Join this spirited discussion with keynote speakers, Dr. John Box, Senior VP at Junior Achievement USA and Dr. Jay Kayne, Entrepreneurship Chair at Miami University’s Farmer School of Business. Regional panelists include Vice Mayor Roxanne Qualls, UC Associate Dean Dr. Nelson Vincent, Accounting for Kids Founder Crystal Faulkner, and Assistant CPS Superintendent Dr. Anthony Smith. Cincinnati Enquirer Columnist Krista Ramsey will moderate this event.
Register for the P.I.E. Community Forum today!
Posted by P.I.E. | May 18, 2011
Although William and Kate aren’t corporate business leaders, events such as their Gen Y marriage are great tools to teach enterprise to American students.
In this case, I encourage students to think beyond the British pomp and circumstance of today’s royal wedding, and instead to uncover how history and enterprise shaped the United States. We discuss colonial history, religious tyranny and “taxation without representation” while we also conquer economics, profit-loss ratios and budgets.
I use Kate and William’s nuptials as a critical thinking exercise, and I offer my students a chance to become future business royalty all on their own.
Itemizing costs, weighing options and meeting deadlines are critical thinking tools some schools are trying to introduce in the classroom. Called “project-based” learning, kids are taught subjects using an interdisciplinary curriculum mimicking real world business frameworks.
Why would schools introduce business skills into their curriculum? Because today’s high school students are demanding it. National public high school research indicates students rank “Prepare me for the future” as their No. 1 demand. With statistics indicating Americans are under-prepared for a competitive global job market, students – and state governments – are understandably worried.
Schools are now being called to integrate curriculums with the 4Cs – Collaboration, Communication, Creativity and Critical Thinking – touted as “21st-century skills.” But such a directive requires aggressive overhauls of teacher education and school technology upgrades. Some states are helping: University of Virginia offers school administrator training sessions with its business school faculty, and the Ohio legislature mandated teaching financial literacy in public schools. But it isn’t enough. And business leaders know it.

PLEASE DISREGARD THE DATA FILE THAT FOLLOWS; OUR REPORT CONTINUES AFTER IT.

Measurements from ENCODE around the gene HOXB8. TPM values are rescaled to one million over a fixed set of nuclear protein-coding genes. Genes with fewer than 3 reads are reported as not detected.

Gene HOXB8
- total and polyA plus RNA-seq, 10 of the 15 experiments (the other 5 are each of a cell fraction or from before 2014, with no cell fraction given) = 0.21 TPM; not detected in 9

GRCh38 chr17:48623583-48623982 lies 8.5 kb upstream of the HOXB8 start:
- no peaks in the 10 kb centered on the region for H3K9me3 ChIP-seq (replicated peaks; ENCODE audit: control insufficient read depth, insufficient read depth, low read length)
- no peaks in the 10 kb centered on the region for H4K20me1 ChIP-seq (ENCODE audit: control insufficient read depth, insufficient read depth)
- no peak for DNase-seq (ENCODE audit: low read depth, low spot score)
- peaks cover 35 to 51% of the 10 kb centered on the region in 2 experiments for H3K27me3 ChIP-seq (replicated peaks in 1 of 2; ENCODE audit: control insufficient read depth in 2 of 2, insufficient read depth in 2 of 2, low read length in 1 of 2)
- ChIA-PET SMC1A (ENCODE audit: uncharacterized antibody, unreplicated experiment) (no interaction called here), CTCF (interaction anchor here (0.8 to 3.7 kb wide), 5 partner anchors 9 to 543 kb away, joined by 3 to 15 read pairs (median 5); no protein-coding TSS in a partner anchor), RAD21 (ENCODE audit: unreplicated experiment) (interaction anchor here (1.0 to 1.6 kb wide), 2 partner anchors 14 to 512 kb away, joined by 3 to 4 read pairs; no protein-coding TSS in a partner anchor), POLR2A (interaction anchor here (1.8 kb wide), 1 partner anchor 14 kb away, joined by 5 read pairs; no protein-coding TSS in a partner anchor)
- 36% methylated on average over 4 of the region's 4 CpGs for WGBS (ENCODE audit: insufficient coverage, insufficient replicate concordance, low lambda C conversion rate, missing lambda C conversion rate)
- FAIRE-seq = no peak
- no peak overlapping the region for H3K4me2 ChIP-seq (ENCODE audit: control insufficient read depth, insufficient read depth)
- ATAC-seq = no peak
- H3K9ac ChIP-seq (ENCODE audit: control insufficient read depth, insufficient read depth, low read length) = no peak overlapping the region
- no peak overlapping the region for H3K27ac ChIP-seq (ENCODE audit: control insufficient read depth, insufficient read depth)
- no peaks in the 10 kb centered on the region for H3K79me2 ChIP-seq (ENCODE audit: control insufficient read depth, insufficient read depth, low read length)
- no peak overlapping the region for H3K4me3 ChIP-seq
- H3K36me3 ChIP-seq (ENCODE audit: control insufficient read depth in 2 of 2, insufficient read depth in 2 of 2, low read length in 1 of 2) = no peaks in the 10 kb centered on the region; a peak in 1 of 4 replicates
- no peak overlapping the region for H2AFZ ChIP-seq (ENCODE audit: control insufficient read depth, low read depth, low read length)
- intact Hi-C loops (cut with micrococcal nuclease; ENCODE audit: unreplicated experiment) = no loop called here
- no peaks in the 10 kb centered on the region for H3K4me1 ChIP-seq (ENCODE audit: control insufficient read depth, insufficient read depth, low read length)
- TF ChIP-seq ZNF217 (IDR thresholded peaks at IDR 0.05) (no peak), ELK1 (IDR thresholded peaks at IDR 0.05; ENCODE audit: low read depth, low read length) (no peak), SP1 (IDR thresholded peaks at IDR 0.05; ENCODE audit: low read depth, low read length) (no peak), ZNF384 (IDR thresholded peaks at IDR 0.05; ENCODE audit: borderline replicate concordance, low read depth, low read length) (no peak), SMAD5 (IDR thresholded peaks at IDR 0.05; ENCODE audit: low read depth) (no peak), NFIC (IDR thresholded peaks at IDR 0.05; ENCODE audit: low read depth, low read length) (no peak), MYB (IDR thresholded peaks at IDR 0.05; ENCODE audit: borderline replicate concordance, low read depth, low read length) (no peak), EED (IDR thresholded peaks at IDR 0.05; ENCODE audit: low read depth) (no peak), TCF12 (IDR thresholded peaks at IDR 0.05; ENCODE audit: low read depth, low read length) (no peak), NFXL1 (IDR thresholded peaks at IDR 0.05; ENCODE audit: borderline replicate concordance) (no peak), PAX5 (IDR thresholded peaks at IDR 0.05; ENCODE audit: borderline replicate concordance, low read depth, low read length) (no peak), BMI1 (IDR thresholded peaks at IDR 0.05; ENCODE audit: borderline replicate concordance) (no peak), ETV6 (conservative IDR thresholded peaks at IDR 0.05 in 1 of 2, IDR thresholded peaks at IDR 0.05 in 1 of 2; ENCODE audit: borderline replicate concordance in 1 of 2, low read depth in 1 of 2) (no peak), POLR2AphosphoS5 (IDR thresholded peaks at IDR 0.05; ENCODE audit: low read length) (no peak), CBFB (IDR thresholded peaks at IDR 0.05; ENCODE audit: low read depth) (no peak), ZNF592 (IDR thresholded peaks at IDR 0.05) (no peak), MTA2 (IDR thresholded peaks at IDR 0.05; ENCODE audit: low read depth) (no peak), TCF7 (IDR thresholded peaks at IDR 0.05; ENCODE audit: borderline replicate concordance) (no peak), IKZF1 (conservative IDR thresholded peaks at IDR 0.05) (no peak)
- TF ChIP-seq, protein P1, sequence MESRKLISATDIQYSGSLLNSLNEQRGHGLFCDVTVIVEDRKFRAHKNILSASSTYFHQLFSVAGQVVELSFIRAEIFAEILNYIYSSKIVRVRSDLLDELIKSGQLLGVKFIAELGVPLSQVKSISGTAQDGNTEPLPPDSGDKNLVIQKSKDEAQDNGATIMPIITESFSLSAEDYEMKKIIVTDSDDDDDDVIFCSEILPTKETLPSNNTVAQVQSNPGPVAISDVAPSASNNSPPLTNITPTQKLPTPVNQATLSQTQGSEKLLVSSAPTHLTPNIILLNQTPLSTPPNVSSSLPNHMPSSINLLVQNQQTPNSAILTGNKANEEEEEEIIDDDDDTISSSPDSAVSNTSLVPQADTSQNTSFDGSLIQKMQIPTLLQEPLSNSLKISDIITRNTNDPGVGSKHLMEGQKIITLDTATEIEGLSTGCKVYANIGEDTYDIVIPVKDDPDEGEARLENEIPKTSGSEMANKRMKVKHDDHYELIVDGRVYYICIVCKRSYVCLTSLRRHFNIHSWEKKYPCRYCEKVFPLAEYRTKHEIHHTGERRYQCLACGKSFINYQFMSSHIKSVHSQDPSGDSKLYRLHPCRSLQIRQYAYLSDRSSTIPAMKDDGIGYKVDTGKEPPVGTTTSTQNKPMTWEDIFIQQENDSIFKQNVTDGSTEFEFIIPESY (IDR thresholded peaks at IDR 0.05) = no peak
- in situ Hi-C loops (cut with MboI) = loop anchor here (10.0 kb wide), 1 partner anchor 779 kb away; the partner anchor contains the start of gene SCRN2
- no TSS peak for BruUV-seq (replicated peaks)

Robert Sommers, director of the Ohio Governor’s Office of 21st Century Education, suggested schools need an entirely different model where teacher performance, test results and costs are customized and tied directly to each student – with business partnerships offering incremental real-world opportunities.
Princeton High School Principal William Sprankles encourages student-centered business partnerships among his educators and staff. Sprankles noted “the irony of schools is that we are locked inside our classrooms while a community demands we be competitive outside. Teachers aren’t working in the business arena. How can we teach what we don’t know?”
U.S. education colleges aren’t helping much. Education historians contend that technology has been making the 1950s production-line education model obsolete. However, universities offering education degrees continue to teach curriculums where data is “injected” into test-weary students and memorization is rewarded.
Despite significant education revenue investments, the Gates Foundation reports student performance has stagnated over the past 30 years, and a new framework must be explored.
I suggest we offer a project-based model within selective schools on a “teacher-ready” basis. Project-based learning (PBL) demands more up-front work, and recruiting tech-savvy and innovative teachers determines the model’s success. Data suggests PBL offers a better-prepared workforce, as evidenced by New Tech Network’s first public school in Napa, California where over 98 percent of all kids graduate against a 68 percent national norm.
Clearly, “business-ready” is becoming a viable student outcome.
Posted by P.I.E. | April 14, 2011
Golden goose, cash cow or thrifty shrew? We aren’t talking team mascots, but the current financial strategies facing school districts across the nation. With the recent announcement that Ohio public school districts must cut 15% of their annual budgets, school boards and their financial officers must gauge what programs — and personnel — get cut.